This morning, IBM has unveiled a big internal initiative around blogging. While there are already hundreds of IBMers blogging, both on the internet as well as IBM's internal w3, today's announcement is designed to take that effort to the next level. From Christopher Barger's internal announcement:
We're not here to tell you what to say -- that's up to you.... But one of the benefits of being part of a vast enterprise like IBM is that no matter what you're doing, you're not just out there on your own. We are here to provide you news and information...connections to other bloggers...help and ideas...and guest posts from leading industry bloggers. We're trying to make blogging easier for you, should you decide to enter this new and exciting space.Unsurprisingly, I've been part of the scene leading up to today's effort. I can't claim any major credit, though I did participate in the wiki that was used to create the blogging guidelines. My main contact has been David Berger, a progressive and visionary guy in IBM's corporate communications team. David's been able to provide me some good advice and insight in the last six months or so, and I'm pleased to see his passion and evangelism come out in a big way.
Understandably, much of the interest today will be on the blogging guidelines, let's get that out of the way. You can view the IBM Blogging Policy and Guidelines as a PDF here.
I suspect that for most readers, this policy/guidelines document will be quite a surprise. While of course it had input from many parts of the IBM organization, it's written in humanistic and real-world -- read: not bureaucratic -- terms. It recognizes the value of individual voices, yet the reality of where those voices originate. It provides a mechanism for IBM to protect its overall market messages -- yet also provides aircover for IBMers who speak out.
Some of the specific points in the guidelines that are important to me personally, based on the experience of 2½ years blogging and much longer as a public IBM/Lotus spokesperson:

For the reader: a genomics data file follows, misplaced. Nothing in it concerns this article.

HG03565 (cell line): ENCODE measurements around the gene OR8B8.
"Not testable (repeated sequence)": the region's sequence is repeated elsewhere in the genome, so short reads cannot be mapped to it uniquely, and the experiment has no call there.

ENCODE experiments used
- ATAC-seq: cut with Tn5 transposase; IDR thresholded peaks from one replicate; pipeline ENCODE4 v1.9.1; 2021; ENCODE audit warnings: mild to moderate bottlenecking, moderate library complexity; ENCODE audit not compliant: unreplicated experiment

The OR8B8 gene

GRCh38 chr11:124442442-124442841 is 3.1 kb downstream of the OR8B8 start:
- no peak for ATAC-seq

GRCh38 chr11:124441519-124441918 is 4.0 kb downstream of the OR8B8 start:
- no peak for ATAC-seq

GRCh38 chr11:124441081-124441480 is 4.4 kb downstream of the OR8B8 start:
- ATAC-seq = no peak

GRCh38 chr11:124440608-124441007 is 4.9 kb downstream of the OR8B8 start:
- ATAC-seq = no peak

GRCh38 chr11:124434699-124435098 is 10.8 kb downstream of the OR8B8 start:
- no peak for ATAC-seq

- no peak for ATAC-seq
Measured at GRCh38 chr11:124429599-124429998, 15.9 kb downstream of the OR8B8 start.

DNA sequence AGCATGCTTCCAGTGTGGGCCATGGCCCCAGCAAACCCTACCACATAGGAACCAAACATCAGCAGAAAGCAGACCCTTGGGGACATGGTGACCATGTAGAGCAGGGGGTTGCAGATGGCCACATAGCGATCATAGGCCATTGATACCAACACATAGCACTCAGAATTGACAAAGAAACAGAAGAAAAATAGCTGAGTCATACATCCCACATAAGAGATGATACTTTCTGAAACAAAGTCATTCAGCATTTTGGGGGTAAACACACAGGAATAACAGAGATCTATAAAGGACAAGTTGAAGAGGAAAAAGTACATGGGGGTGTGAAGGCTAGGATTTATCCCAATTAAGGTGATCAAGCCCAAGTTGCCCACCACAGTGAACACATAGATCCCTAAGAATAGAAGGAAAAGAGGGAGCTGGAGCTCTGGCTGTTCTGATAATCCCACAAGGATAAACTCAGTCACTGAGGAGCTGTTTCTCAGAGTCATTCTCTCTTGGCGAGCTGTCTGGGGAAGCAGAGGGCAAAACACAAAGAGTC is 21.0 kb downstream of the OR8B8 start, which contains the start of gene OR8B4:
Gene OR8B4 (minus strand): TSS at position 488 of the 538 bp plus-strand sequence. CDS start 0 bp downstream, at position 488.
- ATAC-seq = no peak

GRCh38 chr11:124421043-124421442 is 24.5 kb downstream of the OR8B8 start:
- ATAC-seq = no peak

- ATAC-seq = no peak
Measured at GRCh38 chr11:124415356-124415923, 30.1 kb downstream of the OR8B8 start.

- "We believe in transparency and honesty."
- "[B]ring your own personality to the forefront; say what is on your mind."
- "The most successful bloggers are those who pay attention to what others are saying about the topic they want to write about, and generously reference and link to them."
- "When you see misrepresentations made about IBM in the media, by analysts or by other bloggers, you may certainly use your blog -- or join someone else's -- to point that out. Always do so with respect and with the facts. Also, if you speak about a competitor, you must make sure that what you say is factual and that it does not disparage the competitor."
- "If you make an error, be upfront about your mistake and correct it quickly."
One of the other cool features on IBM's intranet today is an interview with our own "A-list" bloggers -- Sam Ruby, Grady Booch, Bob Sutor, Catherine Helzerman, and myself. We were each asked about why we blog, advice for other IBMers, and tips on blogs that we read. Ultimately, I explained how y'all are my motivation for doing this:
As a sales/marketing leader, being able to have an intimate one-to-one relationship with thousands of customers who buy/deploy/manage the product I sell is immensely rewarding.One last bit, there are already several IBM bloggers on my blogroll (under "colleagues") already. You should check them out. While they vary in the amount of IBM-related topics covered on their sites, they are all part of the conversation already. I expect I'll be adding a number of additional links to that part of the blogroll in the coming months.